The electrical gear required in each tower would make it expensive. How many generators work at grid voltages??
          Usually the voltage is stepped up before supplying the grid, so the pylon scheme would probably add considerable cost.

          Your turbines would be subjected to the same wind speed problems that any wind turbine has, those are governed by structural integrity and the fact that the output has to be synced to the grid. So the idea that a turbine is attached to a pylon, makes no difference to what it can do. It has to ‘not break’ and it has to sync with the grid. These factors will limit the operational parameters.

          The other point is that you provide no real references to your figures or ‘costs’. You make claims about materials used, but I don’t see any well researched evidence about increased use of materials. I would expect to see carbon footprints (gCO2/kWh) of ever larger turbines going up if more materials were used in their construction. Where are the figures to show this??

          The only real figures that count with energy are:
          1. carbon footprints (gCO2/kWh)
          2. energy payback ratios
          3. financial payback ratios

          Aesthetics and other environmental issues have to be assessed against the 3 primary ones.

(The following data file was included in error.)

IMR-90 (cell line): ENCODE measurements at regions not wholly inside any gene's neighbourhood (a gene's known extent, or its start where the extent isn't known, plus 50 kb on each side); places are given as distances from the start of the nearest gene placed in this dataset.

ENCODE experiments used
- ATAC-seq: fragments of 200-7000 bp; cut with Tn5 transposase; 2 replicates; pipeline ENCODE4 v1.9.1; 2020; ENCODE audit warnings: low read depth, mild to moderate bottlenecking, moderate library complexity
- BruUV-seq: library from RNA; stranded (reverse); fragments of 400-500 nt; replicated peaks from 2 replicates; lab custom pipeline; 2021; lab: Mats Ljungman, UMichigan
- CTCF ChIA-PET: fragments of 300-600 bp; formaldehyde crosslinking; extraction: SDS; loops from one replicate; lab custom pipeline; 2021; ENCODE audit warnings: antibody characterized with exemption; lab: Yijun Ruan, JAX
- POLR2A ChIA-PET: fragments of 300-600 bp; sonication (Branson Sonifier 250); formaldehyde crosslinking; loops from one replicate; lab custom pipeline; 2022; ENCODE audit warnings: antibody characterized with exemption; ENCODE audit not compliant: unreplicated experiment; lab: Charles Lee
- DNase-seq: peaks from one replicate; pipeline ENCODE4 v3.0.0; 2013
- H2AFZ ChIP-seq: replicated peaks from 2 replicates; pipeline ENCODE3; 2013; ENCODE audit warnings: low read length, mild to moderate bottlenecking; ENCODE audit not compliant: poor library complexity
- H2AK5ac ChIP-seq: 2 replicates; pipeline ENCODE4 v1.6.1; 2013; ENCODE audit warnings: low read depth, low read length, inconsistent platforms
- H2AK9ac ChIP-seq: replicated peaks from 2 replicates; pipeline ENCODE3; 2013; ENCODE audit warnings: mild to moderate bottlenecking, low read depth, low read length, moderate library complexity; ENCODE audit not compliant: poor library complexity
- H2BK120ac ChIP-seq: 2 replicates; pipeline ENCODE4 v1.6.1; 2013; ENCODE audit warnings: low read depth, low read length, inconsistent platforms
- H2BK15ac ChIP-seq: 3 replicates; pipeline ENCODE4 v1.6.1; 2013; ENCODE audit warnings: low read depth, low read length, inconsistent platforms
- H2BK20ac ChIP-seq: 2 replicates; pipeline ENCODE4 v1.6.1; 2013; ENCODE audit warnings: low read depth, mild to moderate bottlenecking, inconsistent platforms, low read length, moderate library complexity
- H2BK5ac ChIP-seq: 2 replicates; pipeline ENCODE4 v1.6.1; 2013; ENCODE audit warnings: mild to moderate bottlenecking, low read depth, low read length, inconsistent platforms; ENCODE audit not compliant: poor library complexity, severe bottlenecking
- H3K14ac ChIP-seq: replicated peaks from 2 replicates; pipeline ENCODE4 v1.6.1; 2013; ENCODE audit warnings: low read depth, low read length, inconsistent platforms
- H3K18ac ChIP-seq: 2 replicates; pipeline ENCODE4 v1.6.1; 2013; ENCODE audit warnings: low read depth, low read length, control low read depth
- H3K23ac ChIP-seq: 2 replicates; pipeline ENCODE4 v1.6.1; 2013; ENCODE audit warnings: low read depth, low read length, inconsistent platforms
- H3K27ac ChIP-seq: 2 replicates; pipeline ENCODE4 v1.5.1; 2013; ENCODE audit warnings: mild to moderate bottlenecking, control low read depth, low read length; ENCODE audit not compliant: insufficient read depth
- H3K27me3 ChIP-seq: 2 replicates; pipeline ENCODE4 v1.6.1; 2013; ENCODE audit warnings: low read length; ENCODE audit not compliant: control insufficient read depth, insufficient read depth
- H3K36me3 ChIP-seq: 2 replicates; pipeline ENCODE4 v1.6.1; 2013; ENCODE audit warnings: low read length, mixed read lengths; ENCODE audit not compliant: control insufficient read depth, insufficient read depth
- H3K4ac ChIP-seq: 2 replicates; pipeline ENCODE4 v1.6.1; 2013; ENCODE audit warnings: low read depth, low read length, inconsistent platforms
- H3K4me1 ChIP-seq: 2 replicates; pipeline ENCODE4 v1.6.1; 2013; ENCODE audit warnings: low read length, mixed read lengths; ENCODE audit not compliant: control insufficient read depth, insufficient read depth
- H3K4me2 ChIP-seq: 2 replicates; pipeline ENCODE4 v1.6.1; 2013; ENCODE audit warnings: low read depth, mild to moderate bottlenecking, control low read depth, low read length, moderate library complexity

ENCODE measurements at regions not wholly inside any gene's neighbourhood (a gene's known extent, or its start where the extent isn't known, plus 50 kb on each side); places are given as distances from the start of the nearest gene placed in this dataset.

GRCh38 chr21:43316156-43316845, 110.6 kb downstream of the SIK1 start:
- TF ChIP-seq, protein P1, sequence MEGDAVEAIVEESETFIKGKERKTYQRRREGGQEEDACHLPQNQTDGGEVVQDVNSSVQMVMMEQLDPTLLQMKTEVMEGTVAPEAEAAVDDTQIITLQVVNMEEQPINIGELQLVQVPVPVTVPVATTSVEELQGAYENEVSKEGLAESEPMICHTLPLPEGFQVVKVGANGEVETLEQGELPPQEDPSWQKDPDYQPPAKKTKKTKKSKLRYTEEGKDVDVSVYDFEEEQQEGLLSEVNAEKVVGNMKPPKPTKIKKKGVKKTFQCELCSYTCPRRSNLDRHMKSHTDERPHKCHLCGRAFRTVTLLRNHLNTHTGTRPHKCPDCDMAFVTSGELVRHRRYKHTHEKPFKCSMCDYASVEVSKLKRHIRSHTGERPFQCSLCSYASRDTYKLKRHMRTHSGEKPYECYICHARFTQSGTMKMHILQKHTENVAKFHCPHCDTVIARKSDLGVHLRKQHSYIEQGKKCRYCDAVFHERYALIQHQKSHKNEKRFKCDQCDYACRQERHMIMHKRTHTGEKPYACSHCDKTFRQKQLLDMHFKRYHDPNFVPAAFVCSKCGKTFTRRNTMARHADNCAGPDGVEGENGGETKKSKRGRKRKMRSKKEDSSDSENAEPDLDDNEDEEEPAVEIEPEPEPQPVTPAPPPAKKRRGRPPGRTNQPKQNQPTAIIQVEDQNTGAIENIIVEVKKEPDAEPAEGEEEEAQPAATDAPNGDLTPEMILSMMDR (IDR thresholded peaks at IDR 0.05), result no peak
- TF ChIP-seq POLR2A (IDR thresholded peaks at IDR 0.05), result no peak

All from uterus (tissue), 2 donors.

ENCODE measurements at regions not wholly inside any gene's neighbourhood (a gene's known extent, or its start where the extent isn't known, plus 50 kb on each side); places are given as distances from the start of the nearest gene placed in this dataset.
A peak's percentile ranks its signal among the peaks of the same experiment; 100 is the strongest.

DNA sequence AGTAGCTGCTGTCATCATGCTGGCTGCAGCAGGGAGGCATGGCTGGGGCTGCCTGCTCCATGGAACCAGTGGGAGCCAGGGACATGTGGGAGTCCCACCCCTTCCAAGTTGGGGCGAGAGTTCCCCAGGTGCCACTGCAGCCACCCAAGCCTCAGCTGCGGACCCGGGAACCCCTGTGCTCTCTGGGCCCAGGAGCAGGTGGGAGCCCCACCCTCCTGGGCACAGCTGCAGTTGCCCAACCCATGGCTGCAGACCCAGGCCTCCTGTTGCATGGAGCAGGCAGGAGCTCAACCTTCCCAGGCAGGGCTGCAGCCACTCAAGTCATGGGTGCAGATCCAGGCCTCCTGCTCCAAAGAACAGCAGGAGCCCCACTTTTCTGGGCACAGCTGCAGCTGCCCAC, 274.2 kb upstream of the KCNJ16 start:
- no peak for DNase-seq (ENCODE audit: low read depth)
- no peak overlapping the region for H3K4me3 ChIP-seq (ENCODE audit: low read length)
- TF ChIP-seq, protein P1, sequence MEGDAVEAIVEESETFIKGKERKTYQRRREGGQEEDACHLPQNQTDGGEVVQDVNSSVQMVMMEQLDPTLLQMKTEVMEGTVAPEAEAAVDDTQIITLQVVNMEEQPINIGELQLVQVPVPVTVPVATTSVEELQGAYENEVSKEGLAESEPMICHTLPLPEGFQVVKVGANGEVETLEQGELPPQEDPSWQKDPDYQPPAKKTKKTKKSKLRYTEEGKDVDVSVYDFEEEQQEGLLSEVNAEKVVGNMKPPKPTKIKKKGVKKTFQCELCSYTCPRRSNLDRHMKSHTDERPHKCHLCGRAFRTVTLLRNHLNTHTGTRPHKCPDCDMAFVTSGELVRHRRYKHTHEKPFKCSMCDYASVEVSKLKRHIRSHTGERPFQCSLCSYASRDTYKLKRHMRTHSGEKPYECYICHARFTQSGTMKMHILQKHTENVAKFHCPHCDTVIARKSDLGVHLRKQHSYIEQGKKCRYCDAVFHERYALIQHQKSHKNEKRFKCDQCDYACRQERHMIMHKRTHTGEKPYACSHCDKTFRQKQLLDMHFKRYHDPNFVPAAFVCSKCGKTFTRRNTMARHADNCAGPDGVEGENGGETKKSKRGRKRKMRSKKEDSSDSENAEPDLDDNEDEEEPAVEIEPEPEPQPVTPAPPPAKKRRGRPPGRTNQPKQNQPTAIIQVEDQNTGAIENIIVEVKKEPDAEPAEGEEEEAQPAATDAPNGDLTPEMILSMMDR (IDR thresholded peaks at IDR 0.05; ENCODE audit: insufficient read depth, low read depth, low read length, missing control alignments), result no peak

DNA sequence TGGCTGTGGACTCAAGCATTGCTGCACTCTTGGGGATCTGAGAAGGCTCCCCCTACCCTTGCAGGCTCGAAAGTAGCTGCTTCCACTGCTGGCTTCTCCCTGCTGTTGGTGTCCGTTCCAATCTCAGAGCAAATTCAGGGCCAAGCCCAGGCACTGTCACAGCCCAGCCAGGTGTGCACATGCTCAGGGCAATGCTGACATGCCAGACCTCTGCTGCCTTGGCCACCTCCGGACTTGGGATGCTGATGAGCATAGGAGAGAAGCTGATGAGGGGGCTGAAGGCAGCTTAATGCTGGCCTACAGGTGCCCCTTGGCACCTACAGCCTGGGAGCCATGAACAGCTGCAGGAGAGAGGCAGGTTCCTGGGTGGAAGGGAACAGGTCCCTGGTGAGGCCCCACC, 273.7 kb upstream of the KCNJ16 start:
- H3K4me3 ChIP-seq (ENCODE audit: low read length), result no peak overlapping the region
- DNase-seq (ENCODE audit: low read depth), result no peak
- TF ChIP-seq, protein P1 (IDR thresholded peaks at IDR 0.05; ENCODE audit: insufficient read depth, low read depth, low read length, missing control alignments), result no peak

• dale Vince

          GGV, there are fundamental flaws in what you say here that call into question your real grasp of the issues. here’s the first example that jumped off the page at me, you say –

          “Current (80m high) “technology” runs at constant revs. which wastes high winds, causing the power taken from the wind to be more or less “pro-rata” with windspeed.”

          This is nonsense. Current fixed speed technology machines may run at fixed speeds but they still harness the cube law to be found in the energy of the wind – they do not operate pro rata to wind speed. Grab yourself any one of dozens of publicly available power curves from commercial wind turbines and you will see this for yourself.

          If you have this wrong what real handle do you have on this subject?


    • Gerard Gilbert Vaughan

      Sorry, what figures and costs have I not made “real reference” to ?
      What is the “Pylon wind towers idea” please. It means nothing to me.
      What I pointed-out in the letter is self-evident and all around us
      every day. It is sometimes called Arithametic, and references are not
      usually needed when stating, for instance, that 2 x 2 is 4, (Swept
      area, for instance of double the diameter) whilst 2 x 2 x 2 (volume